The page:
"Coming up behind you," Thompson says.
"I know." Reed starts to brush his teeth. He didn't even turn around. Through a frothy mouthful he asks, "You sleep okay?"
"Not really. Here, thanks." Thompson passes Reed's lighter back to him.
"Maybe a little."
"Area this side of the river is clear. Me and the boys made sure of that yesterday," Reed says. "Not a peep throughout the night, either."
"That's what's making me nervous."
"We're Shield company, Pup—if you can't sleep here and feel safe with us around, maybe you should've caught that ride out with your pals."
"Did Sergeant Lake tell you?"
"Wild guess. 5th's gone. You're still here." Reed slurps on water cupped inside his hands and spits it back into the river. "So what's your deal? Why don't you want to go home?"
Thompson walks around behind Reed, upstream. "Guess I felt it wasn't my time to." He stares into the current.
"Dead stay dead." Reed squints in the sun at Thompson. "You with them, or not. Doesn't matter. Nothing does, much, these days."
"Is that why you're in this outfit? You feel like this is it? The end?"
"I'm in this outfit 'cause it fits me. Can't say anything to the future. Don't ask."
"Lot of talk I'm hearing about you folks. The Highwayman. Most of it amongst yourselves. But talk, all the same."
"We all want to believe," Reed says. "Just nobody knows for sure."
"That true? Supposedly you're the last line of defense. Your uppers know something the rest of us don't?"
"They're making plans. Everybody's making plans." Reed falls back on his rump and sits a while, an arm wrapped around his knees. He scrounges for a stone nearby, flat and smooth, and hurls it into the water. Doesn't skip once. "Pointless," he says. "Things change. Too fast. You'll be too late. Always too late. Can't go in expecting... wanting for things. That's not how it works."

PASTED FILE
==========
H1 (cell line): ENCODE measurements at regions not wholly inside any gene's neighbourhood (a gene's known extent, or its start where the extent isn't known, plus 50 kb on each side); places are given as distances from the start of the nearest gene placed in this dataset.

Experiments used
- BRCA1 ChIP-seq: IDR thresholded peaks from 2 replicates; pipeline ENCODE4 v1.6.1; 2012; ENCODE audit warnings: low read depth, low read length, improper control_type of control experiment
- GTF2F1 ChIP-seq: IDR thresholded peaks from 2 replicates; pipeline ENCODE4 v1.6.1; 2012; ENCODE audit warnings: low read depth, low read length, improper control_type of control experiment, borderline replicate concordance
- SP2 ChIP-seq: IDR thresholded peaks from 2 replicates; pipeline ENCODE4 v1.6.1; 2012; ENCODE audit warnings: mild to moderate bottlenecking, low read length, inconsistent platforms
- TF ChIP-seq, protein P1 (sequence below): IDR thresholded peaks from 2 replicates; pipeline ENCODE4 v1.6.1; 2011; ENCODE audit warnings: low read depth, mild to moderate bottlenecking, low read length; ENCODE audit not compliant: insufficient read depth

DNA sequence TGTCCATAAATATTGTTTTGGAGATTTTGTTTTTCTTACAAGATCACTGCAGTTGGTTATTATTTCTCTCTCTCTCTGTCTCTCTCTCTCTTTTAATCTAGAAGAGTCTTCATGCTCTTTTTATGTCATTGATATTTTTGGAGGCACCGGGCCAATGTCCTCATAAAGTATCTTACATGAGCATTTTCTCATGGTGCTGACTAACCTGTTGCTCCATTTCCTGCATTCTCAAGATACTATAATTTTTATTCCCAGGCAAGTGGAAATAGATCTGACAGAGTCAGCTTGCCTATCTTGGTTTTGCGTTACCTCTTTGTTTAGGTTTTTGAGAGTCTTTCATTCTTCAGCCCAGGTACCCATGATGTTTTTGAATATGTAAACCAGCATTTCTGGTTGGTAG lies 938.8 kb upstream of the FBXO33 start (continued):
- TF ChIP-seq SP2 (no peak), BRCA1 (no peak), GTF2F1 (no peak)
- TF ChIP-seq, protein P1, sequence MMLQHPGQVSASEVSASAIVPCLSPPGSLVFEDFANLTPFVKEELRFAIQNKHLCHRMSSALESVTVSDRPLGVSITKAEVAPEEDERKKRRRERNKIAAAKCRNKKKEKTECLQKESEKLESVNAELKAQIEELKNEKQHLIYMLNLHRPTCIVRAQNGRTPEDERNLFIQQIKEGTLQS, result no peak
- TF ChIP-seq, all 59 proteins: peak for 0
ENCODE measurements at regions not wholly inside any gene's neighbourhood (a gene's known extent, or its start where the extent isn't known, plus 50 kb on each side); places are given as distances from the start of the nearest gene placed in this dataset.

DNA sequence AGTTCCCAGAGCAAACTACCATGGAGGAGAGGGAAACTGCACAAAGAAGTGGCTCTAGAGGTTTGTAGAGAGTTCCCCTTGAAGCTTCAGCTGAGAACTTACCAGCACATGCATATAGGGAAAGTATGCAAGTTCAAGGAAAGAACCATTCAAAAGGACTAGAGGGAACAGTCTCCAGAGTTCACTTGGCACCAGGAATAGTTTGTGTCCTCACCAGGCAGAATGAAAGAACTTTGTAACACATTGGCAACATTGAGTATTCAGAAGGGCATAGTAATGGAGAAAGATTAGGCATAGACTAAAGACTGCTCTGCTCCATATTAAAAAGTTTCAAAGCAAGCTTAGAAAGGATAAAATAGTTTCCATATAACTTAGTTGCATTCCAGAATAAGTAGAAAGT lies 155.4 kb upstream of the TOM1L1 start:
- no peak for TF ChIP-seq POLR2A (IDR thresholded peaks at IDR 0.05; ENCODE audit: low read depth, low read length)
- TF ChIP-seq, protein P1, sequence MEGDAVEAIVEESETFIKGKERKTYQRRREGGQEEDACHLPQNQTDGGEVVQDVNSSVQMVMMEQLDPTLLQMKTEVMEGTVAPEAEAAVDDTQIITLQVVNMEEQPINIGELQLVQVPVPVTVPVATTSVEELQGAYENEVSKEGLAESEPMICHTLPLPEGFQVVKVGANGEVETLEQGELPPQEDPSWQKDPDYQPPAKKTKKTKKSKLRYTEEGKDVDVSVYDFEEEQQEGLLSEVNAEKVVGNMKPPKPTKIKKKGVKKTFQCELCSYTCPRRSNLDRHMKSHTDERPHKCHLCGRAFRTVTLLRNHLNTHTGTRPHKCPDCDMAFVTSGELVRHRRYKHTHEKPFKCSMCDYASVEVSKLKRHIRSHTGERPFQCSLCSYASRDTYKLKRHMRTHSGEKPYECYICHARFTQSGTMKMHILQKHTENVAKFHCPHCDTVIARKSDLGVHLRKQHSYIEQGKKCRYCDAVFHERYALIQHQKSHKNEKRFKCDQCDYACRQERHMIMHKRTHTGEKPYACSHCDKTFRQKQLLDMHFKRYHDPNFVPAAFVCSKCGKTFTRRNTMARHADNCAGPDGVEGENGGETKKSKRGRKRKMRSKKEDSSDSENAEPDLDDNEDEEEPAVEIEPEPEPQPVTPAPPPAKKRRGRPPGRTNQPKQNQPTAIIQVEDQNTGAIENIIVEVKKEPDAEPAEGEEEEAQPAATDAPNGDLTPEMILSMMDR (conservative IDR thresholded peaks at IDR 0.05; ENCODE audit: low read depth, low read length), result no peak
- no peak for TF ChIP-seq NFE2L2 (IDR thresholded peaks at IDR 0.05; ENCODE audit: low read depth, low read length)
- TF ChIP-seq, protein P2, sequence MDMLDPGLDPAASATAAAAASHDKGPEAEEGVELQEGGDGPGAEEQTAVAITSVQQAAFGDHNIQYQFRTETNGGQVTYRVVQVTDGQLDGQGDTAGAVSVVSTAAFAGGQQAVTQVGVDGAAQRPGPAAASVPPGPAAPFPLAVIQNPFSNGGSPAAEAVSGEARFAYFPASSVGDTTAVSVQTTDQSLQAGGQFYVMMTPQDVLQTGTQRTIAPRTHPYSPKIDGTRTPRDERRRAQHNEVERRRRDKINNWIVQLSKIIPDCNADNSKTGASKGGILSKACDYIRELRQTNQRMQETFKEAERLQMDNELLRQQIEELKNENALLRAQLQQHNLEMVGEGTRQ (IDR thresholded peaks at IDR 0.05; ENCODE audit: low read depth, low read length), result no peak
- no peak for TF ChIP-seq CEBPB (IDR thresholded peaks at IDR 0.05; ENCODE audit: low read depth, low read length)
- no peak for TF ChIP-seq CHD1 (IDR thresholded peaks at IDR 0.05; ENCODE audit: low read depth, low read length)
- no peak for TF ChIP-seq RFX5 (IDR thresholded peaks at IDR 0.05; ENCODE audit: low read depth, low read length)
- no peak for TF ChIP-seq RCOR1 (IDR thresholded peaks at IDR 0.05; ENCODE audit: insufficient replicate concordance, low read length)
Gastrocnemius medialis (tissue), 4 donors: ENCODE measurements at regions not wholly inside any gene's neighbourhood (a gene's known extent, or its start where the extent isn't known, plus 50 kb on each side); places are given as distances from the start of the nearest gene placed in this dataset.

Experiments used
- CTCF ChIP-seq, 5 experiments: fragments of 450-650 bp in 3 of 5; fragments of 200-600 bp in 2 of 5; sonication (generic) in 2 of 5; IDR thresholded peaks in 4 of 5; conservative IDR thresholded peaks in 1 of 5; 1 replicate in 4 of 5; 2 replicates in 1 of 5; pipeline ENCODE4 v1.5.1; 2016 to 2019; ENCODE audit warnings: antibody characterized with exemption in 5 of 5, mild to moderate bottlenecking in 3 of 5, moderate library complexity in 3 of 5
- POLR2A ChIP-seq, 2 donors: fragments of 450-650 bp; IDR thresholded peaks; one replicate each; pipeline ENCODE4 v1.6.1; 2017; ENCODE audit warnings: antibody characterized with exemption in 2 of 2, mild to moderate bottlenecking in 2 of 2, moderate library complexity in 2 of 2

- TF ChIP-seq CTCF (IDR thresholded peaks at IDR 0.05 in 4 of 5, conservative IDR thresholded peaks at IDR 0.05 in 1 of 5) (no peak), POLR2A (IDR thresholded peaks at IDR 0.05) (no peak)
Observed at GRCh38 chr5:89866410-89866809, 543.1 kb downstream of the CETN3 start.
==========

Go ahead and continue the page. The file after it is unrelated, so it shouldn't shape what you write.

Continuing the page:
Reed throws another stone. It sinks. Thompson starts to walk up the riverbank.
"You want to die," Reed says.
Thompson pauses. But he doesn't turn around.
Thompson says nothing to that and the marine's boots crunch and clack on the rocks below, walking off. There's another splash from behind.
"I got it that time," Reed calls after him. "You weren't even looking."
Wouldn't have even known. Tree falling in the forest.
Thompson picks his way across the rocky strip. He follows the bend in the river and watches fish dart against the current. They shoot upwards, past the section of rapids where the bed is shallow.
Reed's right. Thompson is hoping for a good death, one that others will agree was good. Like there is a way of measuring, a standard. It's the way they're supposed to talk about you when you're gone. That's what he wants. Here and now he's nothing. Made to feel worthless when he thinks of their faces, remembers their names. Even the ones he never met. He can still feel them. Fingers on his spine.